The nation’s largest Black-owned bank is honoring Harriet Tubman with a debit card, but many people on social media have their doubts. Some suggested it was more of a tribute to Wakanda, the fictional African country featured in the movie “Black Panther,” while others wondered how much of an honor a debit card is.
Teri Williams, the bank’s president and chief operating officer, told HuffPost that the card has been in the works since 2016 when the U.S. Treasury, under President Barack Obama, announced that it would be putting Tubman on the $20 bill.
Then, “we made the decision to launch the card after [the Treasury announced last year] the Tubman $20 was being delayed,” Williams said, adding there was no connection with the Academy Award-nominated biopic “Harriet.”
In a press release announcing the card, Williams made clear what the bank’s goal was.
“We have the power to place Harriet Tubman on a global payment device in celebration of Black History Month,” Williams said. “This symbol of Black empowerment in 2020 will pave the way for the Harriet Tubman design on the $20 bill.”
But what struck many people on social media was that the card’s design appeared to show a 19th-century freedom fighter making the “Wakanda Forever” salute from the 21st-century Marvel film.
Turns out, the image of Tubman on the debit card ― which comes from “The Conquerer,” a painting by Miami artist Addonis Parker ― is supposed to depict her making the American Sign Language word for “love.”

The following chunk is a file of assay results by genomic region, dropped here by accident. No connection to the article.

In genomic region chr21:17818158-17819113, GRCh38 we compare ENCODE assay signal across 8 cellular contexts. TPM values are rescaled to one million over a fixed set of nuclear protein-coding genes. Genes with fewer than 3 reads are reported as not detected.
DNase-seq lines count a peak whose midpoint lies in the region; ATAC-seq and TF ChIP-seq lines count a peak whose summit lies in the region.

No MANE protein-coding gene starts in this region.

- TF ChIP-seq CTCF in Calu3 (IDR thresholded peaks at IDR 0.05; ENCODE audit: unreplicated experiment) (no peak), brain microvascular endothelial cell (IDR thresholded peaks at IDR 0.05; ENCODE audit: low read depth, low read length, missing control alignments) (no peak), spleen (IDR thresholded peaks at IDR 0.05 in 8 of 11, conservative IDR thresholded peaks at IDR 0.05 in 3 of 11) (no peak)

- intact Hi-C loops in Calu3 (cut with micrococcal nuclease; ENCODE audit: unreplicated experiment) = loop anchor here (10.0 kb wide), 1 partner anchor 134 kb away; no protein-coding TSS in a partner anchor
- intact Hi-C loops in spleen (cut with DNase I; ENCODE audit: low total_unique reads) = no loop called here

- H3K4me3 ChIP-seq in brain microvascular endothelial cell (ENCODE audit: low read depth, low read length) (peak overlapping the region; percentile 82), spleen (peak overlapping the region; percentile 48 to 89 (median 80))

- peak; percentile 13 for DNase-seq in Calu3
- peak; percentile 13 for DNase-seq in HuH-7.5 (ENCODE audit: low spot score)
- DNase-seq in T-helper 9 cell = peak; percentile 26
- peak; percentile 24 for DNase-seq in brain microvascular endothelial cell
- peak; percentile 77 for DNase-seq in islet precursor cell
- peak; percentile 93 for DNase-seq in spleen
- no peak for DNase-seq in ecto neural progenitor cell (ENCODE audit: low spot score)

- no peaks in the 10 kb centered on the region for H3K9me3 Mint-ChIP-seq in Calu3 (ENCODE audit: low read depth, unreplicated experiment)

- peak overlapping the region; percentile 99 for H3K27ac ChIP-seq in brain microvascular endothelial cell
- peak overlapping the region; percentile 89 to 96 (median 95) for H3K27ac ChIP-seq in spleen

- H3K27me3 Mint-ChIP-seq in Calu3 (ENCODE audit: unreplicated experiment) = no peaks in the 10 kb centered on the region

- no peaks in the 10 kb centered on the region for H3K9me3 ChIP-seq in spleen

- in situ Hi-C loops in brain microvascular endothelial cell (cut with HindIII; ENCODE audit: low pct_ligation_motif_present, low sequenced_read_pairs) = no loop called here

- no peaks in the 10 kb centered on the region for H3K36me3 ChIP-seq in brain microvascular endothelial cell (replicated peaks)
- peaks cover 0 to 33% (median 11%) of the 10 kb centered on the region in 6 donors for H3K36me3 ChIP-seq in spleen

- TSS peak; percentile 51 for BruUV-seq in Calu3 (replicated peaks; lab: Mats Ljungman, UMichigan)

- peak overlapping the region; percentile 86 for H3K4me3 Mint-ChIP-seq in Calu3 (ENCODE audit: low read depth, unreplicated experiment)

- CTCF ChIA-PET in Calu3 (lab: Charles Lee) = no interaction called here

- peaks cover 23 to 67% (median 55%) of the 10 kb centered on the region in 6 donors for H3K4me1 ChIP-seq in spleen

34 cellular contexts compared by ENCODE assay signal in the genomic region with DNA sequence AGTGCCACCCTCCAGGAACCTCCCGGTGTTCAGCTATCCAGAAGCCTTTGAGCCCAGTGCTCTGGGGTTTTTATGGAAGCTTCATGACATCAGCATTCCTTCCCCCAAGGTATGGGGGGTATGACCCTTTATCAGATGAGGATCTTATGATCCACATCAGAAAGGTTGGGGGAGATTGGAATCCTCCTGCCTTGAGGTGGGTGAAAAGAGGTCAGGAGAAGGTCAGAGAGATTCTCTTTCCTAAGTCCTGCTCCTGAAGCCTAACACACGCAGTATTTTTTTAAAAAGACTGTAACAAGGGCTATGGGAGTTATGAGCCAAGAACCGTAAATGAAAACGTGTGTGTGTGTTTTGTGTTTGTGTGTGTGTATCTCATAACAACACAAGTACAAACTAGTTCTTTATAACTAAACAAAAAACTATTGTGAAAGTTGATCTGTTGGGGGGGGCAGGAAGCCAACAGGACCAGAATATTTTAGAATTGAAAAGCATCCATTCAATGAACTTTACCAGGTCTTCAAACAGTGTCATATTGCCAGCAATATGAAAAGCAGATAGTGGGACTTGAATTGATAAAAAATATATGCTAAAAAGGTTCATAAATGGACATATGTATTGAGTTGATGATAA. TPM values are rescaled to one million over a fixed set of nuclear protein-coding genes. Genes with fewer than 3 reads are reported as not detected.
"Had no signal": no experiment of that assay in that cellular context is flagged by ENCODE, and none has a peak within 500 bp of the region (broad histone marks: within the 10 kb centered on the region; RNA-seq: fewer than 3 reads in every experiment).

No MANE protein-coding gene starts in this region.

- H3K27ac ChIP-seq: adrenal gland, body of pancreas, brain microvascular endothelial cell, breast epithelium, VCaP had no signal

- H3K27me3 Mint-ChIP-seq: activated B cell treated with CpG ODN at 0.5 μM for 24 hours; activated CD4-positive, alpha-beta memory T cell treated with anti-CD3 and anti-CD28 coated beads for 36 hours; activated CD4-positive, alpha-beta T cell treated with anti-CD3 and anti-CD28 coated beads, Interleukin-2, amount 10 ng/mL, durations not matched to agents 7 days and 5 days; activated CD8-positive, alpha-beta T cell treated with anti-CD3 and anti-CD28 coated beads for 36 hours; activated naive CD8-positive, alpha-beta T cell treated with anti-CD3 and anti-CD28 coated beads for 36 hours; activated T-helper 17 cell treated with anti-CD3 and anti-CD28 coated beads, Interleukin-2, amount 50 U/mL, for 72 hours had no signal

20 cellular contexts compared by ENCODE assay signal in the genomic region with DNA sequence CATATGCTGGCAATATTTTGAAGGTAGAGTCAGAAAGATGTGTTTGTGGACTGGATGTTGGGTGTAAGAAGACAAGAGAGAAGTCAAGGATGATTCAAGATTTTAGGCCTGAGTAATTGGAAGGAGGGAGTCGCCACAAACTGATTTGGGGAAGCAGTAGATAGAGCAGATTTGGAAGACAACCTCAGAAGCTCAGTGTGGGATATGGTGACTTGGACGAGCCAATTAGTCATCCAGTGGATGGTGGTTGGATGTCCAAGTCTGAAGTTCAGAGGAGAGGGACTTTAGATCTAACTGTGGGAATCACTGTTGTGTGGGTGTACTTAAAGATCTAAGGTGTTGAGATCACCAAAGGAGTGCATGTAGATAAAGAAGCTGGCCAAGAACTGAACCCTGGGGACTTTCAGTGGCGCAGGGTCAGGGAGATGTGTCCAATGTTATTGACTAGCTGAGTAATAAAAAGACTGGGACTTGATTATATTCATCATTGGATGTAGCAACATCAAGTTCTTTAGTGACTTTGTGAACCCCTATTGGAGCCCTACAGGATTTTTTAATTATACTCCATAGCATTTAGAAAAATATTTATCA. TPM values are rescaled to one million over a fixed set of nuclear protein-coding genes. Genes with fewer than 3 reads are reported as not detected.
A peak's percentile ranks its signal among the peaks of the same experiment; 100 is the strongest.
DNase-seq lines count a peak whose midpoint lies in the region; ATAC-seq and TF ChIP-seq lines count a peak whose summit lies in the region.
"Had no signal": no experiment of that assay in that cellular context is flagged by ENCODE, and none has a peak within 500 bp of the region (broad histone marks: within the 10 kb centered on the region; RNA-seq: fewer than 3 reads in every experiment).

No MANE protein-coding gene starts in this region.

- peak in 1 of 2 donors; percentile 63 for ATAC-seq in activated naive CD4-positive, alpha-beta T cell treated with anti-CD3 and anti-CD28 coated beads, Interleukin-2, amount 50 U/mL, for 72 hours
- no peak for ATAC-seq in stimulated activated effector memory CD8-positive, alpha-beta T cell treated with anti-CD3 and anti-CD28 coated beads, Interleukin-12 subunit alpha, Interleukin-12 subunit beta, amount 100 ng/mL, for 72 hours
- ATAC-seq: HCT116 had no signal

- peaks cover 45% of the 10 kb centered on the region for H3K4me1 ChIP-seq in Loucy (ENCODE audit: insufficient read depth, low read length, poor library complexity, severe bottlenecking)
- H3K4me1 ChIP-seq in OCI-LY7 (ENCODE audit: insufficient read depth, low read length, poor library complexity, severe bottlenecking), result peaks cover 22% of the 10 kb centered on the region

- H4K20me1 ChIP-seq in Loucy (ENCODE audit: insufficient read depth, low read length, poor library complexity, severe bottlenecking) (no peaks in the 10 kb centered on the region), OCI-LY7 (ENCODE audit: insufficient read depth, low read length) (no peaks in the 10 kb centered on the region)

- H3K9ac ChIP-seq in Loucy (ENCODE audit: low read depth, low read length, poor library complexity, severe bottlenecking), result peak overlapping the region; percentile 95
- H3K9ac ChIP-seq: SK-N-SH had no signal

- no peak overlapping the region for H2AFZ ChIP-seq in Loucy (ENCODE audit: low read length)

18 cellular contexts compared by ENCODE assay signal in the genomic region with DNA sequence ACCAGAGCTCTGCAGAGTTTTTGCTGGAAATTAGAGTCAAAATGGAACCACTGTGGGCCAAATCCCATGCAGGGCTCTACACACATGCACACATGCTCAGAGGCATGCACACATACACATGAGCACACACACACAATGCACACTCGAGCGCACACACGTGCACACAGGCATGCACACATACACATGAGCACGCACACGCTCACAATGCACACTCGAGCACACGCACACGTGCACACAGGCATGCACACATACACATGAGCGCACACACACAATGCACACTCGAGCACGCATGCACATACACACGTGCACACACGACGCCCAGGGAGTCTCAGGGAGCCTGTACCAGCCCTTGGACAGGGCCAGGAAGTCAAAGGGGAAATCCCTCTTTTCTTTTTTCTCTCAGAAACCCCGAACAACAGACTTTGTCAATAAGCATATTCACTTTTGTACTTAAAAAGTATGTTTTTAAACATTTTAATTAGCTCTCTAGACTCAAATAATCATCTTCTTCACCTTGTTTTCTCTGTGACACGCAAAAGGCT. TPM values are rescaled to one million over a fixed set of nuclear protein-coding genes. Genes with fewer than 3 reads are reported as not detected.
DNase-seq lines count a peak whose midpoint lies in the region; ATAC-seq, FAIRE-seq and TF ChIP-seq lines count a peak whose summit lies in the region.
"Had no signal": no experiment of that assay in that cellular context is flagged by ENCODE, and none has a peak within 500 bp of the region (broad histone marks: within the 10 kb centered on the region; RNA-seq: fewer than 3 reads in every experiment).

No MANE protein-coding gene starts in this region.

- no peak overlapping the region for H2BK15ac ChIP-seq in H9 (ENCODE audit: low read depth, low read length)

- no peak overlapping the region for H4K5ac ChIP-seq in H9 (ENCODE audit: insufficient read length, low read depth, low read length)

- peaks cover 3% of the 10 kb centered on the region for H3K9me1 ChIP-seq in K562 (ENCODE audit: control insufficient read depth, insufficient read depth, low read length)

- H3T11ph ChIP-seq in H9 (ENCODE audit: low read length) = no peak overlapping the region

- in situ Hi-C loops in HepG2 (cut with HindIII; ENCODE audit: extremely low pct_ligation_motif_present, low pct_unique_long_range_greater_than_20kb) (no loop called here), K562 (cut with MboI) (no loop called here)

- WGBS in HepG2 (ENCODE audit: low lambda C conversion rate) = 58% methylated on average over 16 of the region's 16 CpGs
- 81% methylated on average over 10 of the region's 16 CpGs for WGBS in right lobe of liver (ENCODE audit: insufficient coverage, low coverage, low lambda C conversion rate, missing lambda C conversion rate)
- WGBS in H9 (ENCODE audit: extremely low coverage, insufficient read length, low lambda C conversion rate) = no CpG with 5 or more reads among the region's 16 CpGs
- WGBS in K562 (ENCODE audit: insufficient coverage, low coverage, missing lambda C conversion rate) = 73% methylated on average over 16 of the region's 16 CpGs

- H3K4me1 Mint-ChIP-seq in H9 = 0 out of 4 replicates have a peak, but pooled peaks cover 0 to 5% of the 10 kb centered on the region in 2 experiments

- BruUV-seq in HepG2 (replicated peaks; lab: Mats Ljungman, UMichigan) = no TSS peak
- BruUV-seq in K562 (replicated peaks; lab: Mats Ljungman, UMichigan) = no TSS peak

“She was about love,” Parker told The Washington Post. “It took sacrifice and love for her to do everything she’s done.”
The paper notes that the ASL sign for love is “generally interpreted by crossing your arms and balling your fists directly in front of your chest,” but space considerations required Parker to move Tubman’s arms up a bit.
He also pointed out that “Black Panther” director Ryan Coogler has said the “Wakanda Forever” salute was also partially inspired by the ASL word for “love” or “hug.”
Williams said the card is supposed to represent Black economic empowerment, social justice and Black love. Still, many Twitter users weren’t convinced that a debit card was the right way to go.
Williams acknowledged the card has its critics but said she appreciated their passion. And despite the social media snark, she feels the card’s introduction has been a success.
“A lot of people love this card ― our website traffic has increased tenfold,” she told HuffPost.
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